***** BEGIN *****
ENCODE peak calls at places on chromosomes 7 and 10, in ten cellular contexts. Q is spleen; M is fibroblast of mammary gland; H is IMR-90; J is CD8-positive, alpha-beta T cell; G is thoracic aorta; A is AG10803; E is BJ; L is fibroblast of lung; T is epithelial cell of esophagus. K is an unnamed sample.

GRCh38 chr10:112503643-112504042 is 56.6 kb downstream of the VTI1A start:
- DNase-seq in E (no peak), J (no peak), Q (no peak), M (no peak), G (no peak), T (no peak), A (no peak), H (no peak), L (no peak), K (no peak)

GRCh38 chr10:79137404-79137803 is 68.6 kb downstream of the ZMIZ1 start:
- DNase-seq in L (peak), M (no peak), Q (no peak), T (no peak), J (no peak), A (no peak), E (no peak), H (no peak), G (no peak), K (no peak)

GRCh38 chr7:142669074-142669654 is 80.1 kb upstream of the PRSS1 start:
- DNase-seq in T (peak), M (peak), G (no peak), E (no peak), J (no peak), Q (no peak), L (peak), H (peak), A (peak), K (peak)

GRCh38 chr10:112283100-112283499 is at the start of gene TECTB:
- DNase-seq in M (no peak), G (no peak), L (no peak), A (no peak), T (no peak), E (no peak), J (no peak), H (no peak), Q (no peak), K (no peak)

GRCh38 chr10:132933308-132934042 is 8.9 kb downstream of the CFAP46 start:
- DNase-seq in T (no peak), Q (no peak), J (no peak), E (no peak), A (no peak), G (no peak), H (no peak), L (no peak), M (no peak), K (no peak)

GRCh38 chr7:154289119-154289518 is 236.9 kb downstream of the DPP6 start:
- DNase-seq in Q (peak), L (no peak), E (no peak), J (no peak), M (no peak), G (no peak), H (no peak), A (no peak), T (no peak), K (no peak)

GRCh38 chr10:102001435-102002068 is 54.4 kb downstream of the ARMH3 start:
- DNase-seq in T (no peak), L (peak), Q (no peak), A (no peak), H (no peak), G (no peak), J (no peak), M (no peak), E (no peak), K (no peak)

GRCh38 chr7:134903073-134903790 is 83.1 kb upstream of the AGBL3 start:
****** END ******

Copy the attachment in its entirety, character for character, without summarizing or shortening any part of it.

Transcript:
ENCODE peak calls at places on chromosomes 7 and 10, in ten cellular contexts. Q is spleen; M is fibroblast of mammary gland; H is IMR-90; J is CD8-positive, alpha-beta T cell; G is thoracic aorta; A is AG10803; E is BJ; L is fibroblast of lung; T is epithelial cell of esophagus. K is an unnamed sample.

GRCh38 chr10:112503643-112504042 is 56.6 kb downstream of the VTI1A start:
- DNase-seq in E (no peak), J (no peak), Q (no peak), M (no peak), G (no peak), T (no peak), A (no peak), H (no peak), L (no peak), K (no peak)

GRCh38 chr10:79137404-79137803 is 68.6 kb downstream of the ZMIZ1 start:
- DNase-seq in L (peak), M (no peak), Q (no peak), T (no peak), J (no peak), A (no peak), E (no peak), H (no peak), G (no peak), K (no peak)

GRCh38 chr7:142669074-142669654 is 80.1 kb upstream of the PRSS1 start:
- DNase-seq in T (peak), M (peak), G (no peak), E (no peak), J (no peak), Q (no peak), L (peak), H (peak), A (peak), K (peak)

GRCh38 chr10:112283100-112283499 is at the start of gene TECTB:
- DNase-seq in M (no peak), G (no peak), L (no peak), A (no peak), T (no peak), E (no peak), J (no peak), H (no peak), Q (no peak), K (no peak)

GRCh38 chr10:132933308-132934042 is 8.9 kb downstream of the CFAP46 start:
- DNase-seq in T (no peak), Q (no peak), J (no peak), E (no peak), A (no peak), G (no peak), H (no peak), L (no peak), M (no peak), K (no peak)

GRCh38 chr7:154289119-154289518 is 236.9 kb downstream of the DPP6 start:
- DNase-seq in Q (peak), L (no peak), E (no peak), J (no peak), M (no peak), G (no peak), H (no peak), A (no peak), T (no peak), K (no peak)

GRCh38 chr10:102001435-102002068 is 54.4 kb downstream of the ARMH3 start:
- DNase-seq in T (no peak), L (peak), Q (no peak), A (no peak), H (no peak), G (no peak), J (no peak), M (no peak), E (no peak), K (no peak)

GRCh38 chr7:134903073-134903790 is 83.1 kb upstream of the AGBL3 start: